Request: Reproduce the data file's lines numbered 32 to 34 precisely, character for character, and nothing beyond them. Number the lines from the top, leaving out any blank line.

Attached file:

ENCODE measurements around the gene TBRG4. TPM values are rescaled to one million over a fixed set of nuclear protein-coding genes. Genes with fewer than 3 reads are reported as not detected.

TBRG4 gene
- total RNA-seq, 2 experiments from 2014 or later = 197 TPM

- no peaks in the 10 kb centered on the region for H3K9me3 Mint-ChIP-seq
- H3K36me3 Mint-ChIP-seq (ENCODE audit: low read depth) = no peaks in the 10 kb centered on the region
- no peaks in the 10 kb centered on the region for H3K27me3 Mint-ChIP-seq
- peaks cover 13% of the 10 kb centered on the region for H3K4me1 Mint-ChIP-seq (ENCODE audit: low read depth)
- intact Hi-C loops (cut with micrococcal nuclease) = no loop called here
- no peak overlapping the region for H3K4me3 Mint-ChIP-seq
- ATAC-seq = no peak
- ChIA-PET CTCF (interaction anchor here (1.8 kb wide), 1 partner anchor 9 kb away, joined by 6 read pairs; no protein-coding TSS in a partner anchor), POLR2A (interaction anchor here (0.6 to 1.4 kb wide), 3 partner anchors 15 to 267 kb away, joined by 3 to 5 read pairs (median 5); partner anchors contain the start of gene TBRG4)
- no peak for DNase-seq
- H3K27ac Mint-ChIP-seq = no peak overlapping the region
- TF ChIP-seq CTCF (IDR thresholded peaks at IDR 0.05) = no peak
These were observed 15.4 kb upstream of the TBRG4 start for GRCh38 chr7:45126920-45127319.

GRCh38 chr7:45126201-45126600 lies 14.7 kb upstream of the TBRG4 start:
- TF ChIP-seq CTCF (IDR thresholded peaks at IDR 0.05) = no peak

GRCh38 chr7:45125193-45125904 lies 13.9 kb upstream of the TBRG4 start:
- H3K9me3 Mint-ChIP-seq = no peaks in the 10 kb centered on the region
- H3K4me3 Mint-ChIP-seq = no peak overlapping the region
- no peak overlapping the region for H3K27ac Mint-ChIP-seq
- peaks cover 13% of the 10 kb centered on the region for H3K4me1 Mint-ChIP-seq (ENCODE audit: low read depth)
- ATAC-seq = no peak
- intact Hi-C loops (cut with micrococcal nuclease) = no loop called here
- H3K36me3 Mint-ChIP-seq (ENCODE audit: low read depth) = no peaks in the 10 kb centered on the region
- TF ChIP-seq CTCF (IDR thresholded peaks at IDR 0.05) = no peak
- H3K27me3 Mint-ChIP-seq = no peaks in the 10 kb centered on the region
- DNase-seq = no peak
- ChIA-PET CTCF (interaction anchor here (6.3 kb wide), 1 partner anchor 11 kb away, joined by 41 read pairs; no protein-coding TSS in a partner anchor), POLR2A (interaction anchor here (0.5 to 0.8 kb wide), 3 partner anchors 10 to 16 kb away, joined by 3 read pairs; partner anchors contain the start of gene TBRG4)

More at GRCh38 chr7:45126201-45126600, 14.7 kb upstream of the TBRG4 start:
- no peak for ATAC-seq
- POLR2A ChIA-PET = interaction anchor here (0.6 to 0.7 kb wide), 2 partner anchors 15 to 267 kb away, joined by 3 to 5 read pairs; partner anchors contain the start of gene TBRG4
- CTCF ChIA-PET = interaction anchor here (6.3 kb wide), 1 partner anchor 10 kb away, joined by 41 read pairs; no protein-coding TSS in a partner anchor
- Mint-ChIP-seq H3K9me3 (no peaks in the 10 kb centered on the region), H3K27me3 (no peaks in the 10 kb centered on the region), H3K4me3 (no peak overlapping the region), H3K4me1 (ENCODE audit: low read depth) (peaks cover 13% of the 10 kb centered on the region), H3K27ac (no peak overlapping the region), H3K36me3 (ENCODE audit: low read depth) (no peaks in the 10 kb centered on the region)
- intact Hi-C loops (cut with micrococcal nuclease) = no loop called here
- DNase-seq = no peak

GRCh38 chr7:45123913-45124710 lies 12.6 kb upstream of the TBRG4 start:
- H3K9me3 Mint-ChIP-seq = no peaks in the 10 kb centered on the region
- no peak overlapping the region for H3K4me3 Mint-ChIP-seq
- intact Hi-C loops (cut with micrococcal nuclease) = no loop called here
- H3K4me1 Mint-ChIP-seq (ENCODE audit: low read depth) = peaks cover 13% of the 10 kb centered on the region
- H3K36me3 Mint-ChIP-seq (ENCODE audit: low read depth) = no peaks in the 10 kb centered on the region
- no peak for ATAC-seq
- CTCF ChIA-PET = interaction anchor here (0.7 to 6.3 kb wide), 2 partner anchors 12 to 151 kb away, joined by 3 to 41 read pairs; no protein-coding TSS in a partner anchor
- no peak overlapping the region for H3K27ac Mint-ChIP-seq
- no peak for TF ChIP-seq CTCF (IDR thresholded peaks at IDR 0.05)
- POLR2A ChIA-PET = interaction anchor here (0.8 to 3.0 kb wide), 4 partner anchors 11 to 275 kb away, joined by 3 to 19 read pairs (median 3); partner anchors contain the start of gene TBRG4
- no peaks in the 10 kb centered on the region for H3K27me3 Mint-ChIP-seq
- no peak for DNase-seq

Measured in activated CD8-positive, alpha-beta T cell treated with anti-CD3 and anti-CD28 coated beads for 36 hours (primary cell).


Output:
- POLR2A ChIA-PET = interaction anchor here (0.6 to 0.7 kb wide), 2 partner anchors 15 to 267 kb away, joined by 3 to 5 read pairs; partner anchors contain the start of gene TBRG4
- CTCF ChIA-PET = interaction anchor here (6.3 kb wide), 1 partner anchor 10 kb away, joined by 41 read pairs; no protein-coding TSS in a partner anchor
- Mint-ChIP-seq H3K9me3 (no peaks in the 10 kb centered on the region), H3K27me3 (no peaks in the 10 kb centered on the region), H3K4me3 (no peak overlapping the region), H3K4me1 (ENCODE audit: low read depth) (peaks cover 13% of the 10 kb centered on the region), H3K27ac (no peak overlapping the region), H3K36me3 (ENCODE audit: low read depth) (no peaks in the 10 kb centered on the region)